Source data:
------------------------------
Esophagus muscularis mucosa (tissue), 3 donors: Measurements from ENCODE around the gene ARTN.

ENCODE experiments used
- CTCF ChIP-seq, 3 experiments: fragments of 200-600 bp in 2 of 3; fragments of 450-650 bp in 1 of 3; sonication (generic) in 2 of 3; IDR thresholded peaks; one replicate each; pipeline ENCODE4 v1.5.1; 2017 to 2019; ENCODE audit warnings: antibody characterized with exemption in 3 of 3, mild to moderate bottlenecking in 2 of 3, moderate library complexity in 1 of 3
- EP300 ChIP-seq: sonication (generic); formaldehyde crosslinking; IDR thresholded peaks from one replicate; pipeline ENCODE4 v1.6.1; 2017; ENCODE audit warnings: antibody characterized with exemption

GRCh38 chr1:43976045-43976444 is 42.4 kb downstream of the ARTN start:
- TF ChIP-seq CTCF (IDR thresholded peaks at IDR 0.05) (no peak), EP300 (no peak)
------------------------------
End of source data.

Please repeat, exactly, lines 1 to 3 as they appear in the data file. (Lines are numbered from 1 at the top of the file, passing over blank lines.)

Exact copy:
Esophagus muscularis mucosa (tissue), 3 donors: Measurements from ENCODE around the gene ARTN.

ENCODE experiments used
- CTCF ChIP-seq, 3 experiments: fragments of 200-600 bp in 2 of 3; fragments of 450-650 bp in 1 of 3; sonication (generic) in 2 of 3; IDR thresholded peaks; one replicate each; pipeline ENCODE4 v1.5.1; 2017 to 2019; ENCODE audit warnings: antibody characterized with exemption in 3 of 3, mild to moderate bottlenecking in 2 of 3, moderate library complexity in 1 of 3